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A bald eagle sits in a tree in the Chilkat Bald Eagle Preserve near Haines, Alaska October 8, 2014. The Endangered Species Act is credited with helping save the bald eagle and other species. Photo by Bob Strong/Reuters

Meet the plastic surgeon who moonlights as an animal doctor

Plastic surgeon Dr. Coleen Stice’s operating schedule Friday will look a bit different than normal: Instead of a sterile surgical suite, she’ll be working at Henry Doorly Zoo in Omaha, Neb. Instead of shaving away hair, she’ll have to deal with feathers. Oh, and the patient will be a bald eagle.

This unlikely doctor-patient relationship made headlines after Stice, who lives in Omaha, performed a mid-July surgery to save the bird’s life. Fishermen had brought the eagle to Nebraska’s Fontenelle Forest’s Raptor Recovery center with an injury on its head that had resulted in a mysterious large black scab. The eagle arrived weak, underfed, and clinging to life.

Stice, a volunteer at Fontenelle Forest, was able to use her medical expertise to pinpoint the cause. “It looked like an electrical burn to me — the soft tissues, the feathers, the scalp, and the first two layers of bone had just been seared off,” said Stice. “The only thing that would do that would be an electrical burn. It looks the same as a human.”

On July 16, Stice removed the dead tissue, and on Friday she will perform a skin graft to cover the wound so that the eagle can be released into the wild.

But the surgery won’t be too out of the ordinary.

“Well, of course, to have an eagle as a patient is something I don’t do every day. But the reconstructive principles are the same,” Stice said.

‘It’ll look like he’s wearing a toupee’

Friday’s surgery on the eagle — appropriately named Bolt — will look a lot like a human plastic surgery, with a few exceptions.

One issue is the risk of infection, as it’s impossible to perform a sterile operation on a wild animal.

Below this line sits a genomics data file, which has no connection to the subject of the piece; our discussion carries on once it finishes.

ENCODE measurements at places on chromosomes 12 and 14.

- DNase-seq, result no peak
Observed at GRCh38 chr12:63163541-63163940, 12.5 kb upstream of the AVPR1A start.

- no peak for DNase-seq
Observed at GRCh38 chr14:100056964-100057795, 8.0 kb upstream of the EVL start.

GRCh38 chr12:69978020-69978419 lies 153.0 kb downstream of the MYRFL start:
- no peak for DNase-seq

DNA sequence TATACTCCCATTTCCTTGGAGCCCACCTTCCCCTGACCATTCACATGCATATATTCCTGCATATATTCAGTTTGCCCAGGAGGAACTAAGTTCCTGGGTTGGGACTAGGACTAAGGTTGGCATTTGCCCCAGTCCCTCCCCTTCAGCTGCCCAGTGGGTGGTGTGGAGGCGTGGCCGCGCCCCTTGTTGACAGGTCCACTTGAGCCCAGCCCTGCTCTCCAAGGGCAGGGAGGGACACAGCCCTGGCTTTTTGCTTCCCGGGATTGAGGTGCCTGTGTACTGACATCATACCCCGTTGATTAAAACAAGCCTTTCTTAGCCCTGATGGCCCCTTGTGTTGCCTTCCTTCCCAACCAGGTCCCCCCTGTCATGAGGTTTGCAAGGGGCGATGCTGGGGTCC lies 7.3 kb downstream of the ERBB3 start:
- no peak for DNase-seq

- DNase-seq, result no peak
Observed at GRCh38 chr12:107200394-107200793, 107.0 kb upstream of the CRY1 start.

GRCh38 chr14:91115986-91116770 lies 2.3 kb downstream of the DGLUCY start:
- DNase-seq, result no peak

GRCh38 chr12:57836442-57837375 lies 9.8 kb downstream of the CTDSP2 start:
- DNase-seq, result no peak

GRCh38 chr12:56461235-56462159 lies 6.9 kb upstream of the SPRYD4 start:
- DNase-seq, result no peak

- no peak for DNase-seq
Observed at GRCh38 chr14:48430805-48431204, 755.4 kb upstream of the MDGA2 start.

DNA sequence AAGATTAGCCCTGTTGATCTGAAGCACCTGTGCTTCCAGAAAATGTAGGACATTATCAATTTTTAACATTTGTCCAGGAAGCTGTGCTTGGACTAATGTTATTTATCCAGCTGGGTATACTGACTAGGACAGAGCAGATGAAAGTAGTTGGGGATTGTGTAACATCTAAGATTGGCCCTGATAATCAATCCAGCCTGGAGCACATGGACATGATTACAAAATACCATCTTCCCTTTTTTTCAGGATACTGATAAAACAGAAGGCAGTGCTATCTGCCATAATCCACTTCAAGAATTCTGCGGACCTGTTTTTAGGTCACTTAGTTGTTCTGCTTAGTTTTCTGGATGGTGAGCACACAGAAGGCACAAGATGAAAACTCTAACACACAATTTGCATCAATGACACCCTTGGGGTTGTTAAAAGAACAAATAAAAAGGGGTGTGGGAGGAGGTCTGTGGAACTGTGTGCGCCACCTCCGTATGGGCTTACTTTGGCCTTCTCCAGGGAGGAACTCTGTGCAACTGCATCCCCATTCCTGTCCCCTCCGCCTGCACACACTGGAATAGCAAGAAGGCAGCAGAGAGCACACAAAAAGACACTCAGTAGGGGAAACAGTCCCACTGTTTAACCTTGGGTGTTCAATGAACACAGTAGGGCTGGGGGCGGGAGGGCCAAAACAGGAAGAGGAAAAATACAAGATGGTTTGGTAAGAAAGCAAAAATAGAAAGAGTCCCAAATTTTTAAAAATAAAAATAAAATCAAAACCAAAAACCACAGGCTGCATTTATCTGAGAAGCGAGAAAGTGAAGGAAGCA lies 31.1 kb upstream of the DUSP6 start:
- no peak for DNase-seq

“We’re dealing with a pretty dirty animal,” said Stice. “If it were a human, we’d be dealing with a pretty clean … operating room. And the field itself that I’d be operating in would be sterile.”

Sedating an animal is also a bit more challenging. A person would typically first get general anesthesia through an IV and later through a mask. But trying to stick a needle into a fully awake bald eagle didn’t seem like a good idea, so Stice and zoo officials opted to go straight to anesthesia delivered by mask.

Stice plans to cut away skin from the bird’s groin and graft it onto its head. If all goes well, the procedure will last 90 minutes, and the eagle will spend another couple weeks at the zoo recuperating.

And, ultimately, that’ll leave the eagle with a quite distinctive look.

“If this [graft] survives and heals — and I expect it will — he’ll be released with a brown head with white around the fringes,” said Stice. “It’ll look like he’s wearing a toupee.”

Operating on dogs, pigs, and cats

While this has been Stice’s most challenging animal case, it is not her first. She’s fixed cleft palates on dogs, and done minor reconstructive surgery on pigs and cats.

But for Stice, these cases aren’t all that different from her normal work — and it’s evidence, she said, that plastic surgery isn’t limited to the typical “nip and tuck” cosmetic procedures people think of.

“Plastic surgeons get credit for all the face lifts and boob jobs we do, but, for the most part, what we do is reconstructive surgery,” said Stice.

Stice said that she won’t hesitate to help with future cases if the zoo comes calling.

“I’ve seen eagles up close … as a child growing up in Montana. But I’ve never had an opportunity to see and hold an animal like this,” said Stice. “It makes you think differently when you see them up in the air. You know their anatomy better. You know their personalities better.”

This article is reproduced with permission from STAT. It was first published on August 4, 2017. Find the original story here.